Facebook Suspends WhatsApp Data Collection in UK After Warning from Authorities


In August, WhatsApp announced that they had started sharing users’ phone numbers with Facebook, which acquired the messaging company for $19 billion in 2014.

Britain’s privacy watchdog has managed to get WhatsApp to agree to pause sharing user data with Facebook for the purpose of targeting ads. The watchdogs had concerns consumers aren’t properly being protected from having their information exploited by these companies.

In a statement on the ICO’s website, Elizabeth Denham, the UK’s Information Commissioner, explained the reasons for the probe:

“I had concerns that consumers weren’t being properly protected, and it’s fair to say the enquiries my team have made haven’t changed that view. I don’t think users have been given enough information about what Facebook plans to do with their information, and I don’t think WhatsApp has got valid consent from users to share the information. I also believe users should be given ongoing control over how their information is used, not just a 30 day window.”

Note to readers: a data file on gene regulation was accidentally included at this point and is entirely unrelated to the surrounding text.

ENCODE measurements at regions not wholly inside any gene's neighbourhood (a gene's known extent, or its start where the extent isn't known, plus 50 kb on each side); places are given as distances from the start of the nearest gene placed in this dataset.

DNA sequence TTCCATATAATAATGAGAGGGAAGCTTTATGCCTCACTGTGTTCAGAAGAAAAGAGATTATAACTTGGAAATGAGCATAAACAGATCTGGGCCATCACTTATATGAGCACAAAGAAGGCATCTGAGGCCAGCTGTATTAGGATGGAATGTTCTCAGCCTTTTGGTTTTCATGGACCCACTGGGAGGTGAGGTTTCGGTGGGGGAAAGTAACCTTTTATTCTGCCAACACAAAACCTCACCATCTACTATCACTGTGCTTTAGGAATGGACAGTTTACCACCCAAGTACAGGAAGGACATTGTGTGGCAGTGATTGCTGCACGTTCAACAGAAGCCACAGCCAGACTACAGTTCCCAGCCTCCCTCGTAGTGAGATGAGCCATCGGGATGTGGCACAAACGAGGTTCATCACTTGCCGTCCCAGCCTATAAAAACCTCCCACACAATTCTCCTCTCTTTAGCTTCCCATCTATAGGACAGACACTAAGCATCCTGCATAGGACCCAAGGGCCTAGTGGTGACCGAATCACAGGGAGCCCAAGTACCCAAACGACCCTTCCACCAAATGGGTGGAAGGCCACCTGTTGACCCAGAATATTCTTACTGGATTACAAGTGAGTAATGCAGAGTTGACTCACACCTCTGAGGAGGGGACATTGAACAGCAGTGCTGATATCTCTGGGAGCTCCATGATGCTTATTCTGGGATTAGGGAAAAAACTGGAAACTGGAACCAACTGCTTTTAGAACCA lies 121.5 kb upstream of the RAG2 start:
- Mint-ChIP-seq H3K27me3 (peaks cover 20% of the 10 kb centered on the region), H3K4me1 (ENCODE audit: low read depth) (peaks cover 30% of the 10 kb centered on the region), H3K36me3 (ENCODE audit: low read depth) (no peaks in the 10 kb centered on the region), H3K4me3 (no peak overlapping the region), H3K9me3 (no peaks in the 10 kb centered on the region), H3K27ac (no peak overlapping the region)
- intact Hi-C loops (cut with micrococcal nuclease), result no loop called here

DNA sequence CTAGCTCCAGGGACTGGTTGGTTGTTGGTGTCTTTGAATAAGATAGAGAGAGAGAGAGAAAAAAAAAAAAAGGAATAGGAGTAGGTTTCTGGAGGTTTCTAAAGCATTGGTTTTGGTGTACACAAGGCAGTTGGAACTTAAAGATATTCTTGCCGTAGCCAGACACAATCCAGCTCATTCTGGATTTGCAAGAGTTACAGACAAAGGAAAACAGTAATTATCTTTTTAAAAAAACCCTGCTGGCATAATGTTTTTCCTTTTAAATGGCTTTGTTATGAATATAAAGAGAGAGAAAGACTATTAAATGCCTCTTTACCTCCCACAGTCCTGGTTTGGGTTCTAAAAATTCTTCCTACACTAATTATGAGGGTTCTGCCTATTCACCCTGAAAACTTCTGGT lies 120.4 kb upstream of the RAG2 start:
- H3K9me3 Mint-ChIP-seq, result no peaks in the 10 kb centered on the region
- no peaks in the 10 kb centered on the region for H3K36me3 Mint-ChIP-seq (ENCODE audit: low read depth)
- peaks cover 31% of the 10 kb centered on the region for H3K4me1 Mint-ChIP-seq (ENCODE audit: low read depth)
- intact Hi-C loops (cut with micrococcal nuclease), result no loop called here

In a statement, a Facebook spokesperson said:

“WhatsApp designed its privacy policy and terms update to give users a clear and simple explanation of how the service works, as well as choice over how their data is used. These updates comply with applicable law, and follow the latest guidance from the UK Information Commissioner’s Office. We hope to continue our detailed conversations with the ICO and other data protection officials, and we remain open to working collaboratively to address their questions.”

While Facebook has stopped using WhatsApp data for “advertisements or product improvement purposes” in the UK for the time being, the ICO isn’t stopping there. They have asked the company to sign an undertaking that lays out how it will collect and use data and give users control of what is shared.

WhatsApp will continue to share data with Facebook in other countries around the world, with the goal of fighting spam and abuse on the messaging service.

[via The Telegraph]

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